New E-Rate Policy Helps School Bridge the ‘Homework Gap’
When students lack internet access at home, new technology can hurt – rather than help – academic performance. A small Virginia school system found a way to use its own network to provide greater access for students in their homes.
Thanks to a 2016 change in FCC policy, a small school district in central Virginia may have found a way to the bridge the “homework gap.”
The homework gap is the lack of digital access at home that can hurt students’ academic performance and interfere with their ability to complete assignments.
It’s hard to say in practical terms how bad the homework gap is. Some households have internet access but not at sufficient speeds for completing bandwidth-intensive homework. A 2016 Congressional Research Service report says only 55% of rural U.S. residents have access to download speeds faster than 25 megabits per second, the government’s current standard for adequate service.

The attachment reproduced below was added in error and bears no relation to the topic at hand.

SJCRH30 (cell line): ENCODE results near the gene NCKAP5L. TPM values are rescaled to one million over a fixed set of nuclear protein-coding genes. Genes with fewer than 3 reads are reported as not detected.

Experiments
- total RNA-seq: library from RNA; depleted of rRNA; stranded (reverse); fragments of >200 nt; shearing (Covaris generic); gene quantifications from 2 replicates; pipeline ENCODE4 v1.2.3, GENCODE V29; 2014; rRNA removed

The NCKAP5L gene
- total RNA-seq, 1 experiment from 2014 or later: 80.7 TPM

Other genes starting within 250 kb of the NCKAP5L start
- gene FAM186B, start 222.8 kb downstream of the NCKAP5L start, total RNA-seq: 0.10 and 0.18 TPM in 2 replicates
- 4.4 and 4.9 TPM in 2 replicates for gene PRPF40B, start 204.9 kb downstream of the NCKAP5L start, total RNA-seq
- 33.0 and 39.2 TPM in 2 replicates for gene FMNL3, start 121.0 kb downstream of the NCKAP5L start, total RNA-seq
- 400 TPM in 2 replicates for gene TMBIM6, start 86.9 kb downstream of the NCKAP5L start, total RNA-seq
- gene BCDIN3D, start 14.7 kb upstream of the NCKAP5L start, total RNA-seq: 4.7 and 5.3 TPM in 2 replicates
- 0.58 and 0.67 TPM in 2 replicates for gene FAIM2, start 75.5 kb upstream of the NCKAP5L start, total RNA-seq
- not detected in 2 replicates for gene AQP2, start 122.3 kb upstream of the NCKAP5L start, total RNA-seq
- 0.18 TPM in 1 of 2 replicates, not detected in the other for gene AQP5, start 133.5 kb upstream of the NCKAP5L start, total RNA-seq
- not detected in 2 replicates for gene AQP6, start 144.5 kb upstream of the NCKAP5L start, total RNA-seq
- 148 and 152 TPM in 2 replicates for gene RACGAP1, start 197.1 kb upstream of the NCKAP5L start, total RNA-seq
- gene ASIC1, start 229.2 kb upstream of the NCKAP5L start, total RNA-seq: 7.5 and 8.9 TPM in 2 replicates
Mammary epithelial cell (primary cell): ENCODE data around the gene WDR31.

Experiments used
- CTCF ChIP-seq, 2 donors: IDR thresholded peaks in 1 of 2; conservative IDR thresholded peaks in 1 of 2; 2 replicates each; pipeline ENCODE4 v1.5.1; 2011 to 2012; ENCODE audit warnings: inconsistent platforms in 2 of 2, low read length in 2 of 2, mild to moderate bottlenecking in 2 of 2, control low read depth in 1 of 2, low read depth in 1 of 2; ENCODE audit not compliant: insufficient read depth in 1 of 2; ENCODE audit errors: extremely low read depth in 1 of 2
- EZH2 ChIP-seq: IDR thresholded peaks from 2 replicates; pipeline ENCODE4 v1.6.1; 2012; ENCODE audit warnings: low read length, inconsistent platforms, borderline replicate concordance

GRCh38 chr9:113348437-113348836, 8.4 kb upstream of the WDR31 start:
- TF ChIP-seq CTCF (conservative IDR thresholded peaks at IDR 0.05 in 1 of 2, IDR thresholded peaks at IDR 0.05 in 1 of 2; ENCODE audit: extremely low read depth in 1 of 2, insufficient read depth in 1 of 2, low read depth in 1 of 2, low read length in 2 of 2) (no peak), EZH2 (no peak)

Access is also closely associated with students’ races and household income. The Pew Research Center reports that 31.4% households with school-age children and whose annual income is less than $50,000 lack broadband. Only 8.4% of those earning more than $50,000 do not have broadband. About a quarter of white households lack broadband, compared with 38.6% of black households, 37.4% of Hispanic households, and 15.5% Asian American households.
Ironically, efforts to use technology to help students get ahead in education can create a bigger homework gap. High schools and elementary schools across the country are buying students laptops and tablets. Or private companies are underwriting them, as AT&T and Samsung are doing at Alvin Dunn Elementary School in San Marcus, California. Students that lack internet access, however, can’t take advantage of the technology and may fall further behind.